I will try to verbally describe the Peruvian pig and talk about some of the nuances.
A purebred Peruvian (ideally) has only two rosettes on the rump.
The rosette hair grows from one point without lengthening the center. One rosette should not creep over another and change the direction of the coat. Symmetrically located rosettes direct the hair to the back of the pig and it grows towards the head, overlapping the bangs. The little Peruvian has no rosettes on his head.
The bangs are long, closes the eyes and muzzle, creates a “curtain” effect. On the muzzle, around the nose, a kind of triangle of wool is formed, behind which tanks grow.
The pots should be thick, long, without bald spots and connected with the hair of the pig’s body.
The hair on the legs and on the belly is short, which makes grooming easier and does not interfere with the movements of the pig. In a purebred Peruvian pig, the hair on the fingers should grow towards the body, and not towards the claw.
A properly combed Peruvian pig looks like a wig. The pig’s coat is heavy, silky to the touch, but not harsh. In babies and adolescents, the coat is thinner and softer, and therefore requires additional attention.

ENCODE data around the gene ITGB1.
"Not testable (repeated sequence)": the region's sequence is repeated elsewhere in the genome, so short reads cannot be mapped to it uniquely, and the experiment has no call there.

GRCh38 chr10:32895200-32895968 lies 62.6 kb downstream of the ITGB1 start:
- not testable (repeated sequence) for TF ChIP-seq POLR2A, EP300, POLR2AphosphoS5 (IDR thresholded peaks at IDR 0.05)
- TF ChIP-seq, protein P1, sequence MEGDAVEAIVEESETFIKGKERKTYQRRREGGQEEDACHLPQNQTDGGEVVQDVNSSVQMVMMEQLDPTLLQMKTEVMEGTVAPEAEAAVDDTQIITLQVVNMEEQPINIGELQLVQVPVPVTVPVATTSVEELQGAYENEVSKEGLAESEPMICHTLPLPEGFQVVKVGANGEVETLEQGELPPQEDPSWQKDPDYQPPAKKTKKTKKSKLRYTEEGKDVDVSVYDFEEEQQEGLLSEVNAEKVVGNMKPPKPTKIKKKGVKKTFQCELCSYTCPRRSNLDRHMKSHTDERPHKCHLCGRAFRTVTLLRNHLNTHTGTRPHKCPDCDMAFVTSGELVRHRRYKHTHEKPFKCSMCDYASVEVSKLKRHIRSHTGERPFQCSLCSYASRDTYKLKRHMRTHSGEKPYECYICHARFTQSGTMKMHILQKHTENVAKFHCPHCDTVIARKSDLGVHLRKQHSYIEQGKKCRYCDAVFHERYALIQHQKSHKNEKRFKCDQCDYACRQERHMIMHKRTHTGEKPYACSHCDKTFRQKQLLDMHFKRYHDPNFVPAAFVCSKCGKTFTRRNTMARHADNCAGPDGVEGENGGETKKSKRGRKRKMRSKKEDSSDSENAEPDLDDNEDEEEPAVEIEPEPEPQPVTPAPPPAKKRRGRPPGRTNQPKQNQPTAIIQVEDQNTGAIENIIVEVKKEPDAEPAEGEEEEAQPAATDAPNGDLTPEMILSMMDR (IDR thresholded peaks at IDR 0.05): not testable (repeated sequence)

It is enough to examine an adult Peruvian once a week, comb if necessary (as well as cut claws, clean ears, sebaceous glands, examine teeth, eyes, etc. – this applies to any breed). Provided that you keep the cage clean, there is no need to wash the Peruvian often (you can limit yourself to washing once every 1-2 months). After washing, be sure to dry the pig with a hairdryer! If you do not set yourself the goal of growing very long hair, the pig should be trimmed periodically. This will give you a thicker, healthier looking coat of the same length.
Caring for show pigs is more laborious, and we will tell you about this in the next article.
Good luck to everyone in caring for your pets!